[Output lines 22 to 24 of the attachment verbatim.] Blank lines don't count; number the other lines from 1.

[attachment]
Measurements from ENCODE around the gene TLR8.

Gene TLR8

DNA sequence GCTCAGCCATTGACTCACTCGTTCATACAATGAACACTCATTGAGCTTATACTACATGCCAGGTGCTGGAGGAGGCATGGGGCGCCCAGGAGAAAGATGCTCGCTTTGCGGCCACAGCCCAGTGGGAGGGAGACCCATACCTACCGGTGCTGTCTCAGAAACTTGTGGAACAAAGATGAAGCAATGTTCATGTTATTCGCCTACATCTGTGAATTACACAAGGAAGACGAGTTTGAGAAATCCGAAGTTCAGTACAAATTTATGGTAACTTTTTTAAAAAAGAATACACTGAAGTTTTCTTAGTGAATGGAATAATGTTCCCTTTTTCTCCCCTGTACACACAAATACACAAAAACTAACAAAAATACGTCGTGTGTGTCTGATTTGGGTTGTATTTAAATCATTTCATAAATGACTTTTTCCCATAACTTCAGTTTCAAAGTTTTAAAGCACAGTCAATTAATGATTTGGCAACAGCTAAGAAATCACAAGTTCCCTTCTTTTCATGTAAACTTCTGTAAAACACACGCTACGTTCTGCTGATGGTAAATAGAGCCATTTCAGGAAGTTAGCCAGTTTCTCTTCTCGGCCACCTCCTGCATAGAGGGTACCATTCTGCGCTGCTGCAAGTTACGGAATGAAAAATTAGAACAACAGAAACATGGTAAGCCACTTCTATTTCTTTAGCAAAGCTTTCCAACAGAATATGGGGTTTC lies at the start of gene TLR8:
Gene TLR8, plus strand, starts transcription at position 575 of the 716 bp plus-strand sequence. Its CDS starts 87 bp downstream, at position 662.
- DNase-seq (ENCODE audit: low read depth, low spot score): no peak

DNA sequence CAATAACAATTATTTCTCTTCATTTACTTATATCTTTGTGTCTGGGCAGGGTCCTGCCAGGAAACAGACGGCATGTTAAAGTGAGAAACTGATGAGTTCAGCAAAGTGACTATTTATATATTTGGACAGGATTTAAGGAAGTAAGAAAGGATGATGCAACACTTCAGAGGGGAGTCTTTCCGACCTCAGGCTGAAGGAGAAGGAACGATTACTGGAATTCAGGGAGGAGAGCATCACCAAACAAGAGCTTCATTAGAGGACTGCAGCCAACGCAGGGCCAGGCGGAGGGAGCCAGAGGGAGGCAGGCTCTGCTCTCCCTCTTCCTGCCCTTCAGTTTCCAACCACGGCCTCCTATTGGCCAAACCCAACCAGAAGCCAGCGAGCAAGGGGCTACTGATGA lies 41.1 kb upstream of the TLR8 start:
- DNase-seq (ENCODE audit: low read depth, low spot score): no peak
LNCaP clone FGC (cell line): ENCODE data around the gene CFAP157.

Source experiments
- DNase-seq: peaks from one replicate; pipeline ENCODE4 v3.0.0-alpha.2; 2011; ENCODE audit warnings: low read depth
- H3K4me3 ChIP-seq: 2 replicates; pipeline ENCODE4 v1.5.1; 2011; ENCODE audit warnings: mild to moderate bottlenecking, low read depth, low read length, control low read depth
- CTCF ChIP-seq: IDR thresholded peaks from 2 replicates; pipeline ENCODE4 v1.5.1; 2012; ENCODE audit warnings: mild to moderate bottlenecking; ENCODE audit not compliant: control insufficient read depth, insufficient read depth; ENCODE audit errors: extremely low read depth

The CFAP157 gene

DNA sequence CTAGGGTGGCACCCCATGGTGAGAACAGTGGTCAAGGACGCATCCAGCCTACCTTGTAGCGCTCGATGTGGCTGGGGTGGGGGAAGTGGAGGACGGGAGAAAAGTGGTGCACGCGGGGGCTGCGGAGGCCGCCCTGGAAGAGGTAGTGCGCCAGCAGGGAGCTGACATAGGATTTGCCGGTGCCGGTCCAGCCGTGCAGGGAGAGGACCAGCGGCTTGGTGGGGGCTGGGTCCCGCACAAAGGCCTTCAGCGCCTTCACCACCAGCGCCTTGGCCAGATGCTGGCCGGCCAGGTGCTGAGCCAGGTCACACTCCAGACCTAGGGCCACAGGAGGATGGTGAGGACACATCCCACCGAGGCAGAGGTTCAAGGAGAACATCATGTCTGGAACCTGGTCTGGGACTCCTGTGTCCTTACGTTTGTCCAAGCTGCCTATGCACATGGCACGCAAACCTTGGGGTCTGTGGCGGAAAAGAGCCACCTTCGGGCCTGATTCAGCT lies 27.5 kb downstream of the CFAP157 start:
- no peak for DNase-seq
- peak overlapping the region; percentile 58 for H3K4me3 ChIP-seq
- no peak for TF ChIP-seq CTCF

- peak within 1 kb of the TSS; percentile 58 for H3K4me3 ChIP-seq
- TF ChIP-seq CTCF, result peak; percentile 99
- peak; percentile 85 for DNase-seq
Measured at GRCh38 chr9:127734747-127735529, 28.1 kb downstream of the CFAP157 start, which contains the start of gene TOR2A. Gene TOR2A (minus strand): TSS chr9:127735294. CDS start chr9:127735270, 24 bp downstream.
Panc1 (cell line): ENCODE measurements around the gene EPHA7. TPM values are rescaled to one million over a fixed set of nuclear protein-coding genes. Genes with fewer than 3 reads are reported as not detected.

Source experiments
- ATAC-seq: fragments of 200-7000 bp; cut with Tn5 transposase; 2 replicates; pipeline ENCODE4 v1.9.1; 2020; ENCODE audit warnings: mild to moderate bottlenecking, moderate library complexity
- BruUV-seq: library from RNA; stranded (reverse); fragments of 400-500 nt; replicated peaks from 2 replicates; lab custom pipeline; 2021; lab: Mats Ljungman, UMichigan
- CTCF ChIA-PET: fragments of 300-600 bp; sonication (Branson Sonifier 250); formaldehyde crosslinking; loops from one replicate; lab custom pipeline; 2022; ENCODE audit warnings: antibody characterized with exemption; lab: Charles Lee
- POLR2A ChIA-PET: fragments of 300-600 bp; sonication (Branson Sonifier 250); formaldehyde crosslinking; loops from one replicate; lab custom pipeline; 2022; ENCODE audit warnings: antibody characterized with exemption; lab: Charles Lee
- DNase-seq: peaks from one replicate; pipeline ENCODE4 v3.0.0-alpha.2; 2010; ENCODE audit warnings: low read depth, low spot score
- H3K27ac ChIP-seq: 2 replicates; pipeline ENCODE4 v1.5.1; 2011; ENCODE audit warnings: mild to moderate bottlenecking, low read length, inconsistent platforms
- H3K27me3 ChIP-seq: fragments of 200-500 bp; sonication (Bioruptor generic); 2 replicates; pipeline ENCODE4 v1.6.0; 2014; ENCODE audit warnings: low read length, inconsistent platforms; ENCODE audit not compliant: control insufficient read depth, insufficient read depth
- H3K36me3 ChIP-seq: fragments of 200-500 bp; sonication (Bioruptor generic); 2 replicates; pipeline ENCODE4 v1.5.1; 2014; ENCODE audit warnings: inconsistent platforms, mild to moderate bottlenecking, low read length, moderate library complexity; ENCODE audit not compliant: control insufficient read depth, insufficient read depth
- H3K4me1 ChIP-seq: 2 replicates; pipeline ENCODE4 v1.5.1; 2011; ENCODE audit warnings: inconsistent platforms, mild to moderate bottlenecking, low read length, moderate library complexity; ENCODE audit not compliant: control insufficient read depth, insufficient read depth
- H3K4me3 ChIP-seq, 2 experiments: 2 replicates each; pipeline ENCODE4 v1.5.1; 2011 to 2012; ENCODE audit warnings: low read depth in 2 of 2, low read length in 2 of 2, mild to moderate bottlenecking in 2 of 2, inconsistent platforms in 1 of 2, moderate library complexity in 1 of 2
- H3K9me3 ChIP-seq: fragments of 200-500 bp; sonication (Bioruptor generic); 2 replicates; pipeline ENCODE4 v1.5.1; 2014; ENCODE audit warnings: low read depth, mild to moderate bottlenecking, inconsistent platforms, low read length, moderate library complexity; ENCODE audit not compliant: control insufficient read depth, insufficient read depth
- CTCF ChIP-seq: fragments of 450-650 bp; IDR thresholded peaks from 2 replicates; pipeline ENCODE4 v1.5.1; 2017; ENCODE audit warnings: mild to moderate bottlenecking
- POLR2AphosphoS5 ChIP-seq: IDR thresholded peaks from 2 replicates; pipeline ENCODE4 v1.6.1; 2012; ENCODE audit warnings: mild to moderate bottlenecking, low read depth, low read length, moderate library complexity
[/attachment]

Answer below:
Panc1 (cell line): ENCODE measurements around the gene EPHA7. TPM values are rescaled to one million over a fixed set of nuclear protein-coding genes. Genes with fewer than 3 reads are reported as not detected.

Source experiments
- ATAC-seq: fragments of 200-7000 bp; cut with Tn5 transposase; 2 replicates; pipeline ENCODE4 v1.9.1; 2020; ENCODE audit warnings: mild to moderate bottlenecking, moderate library complexity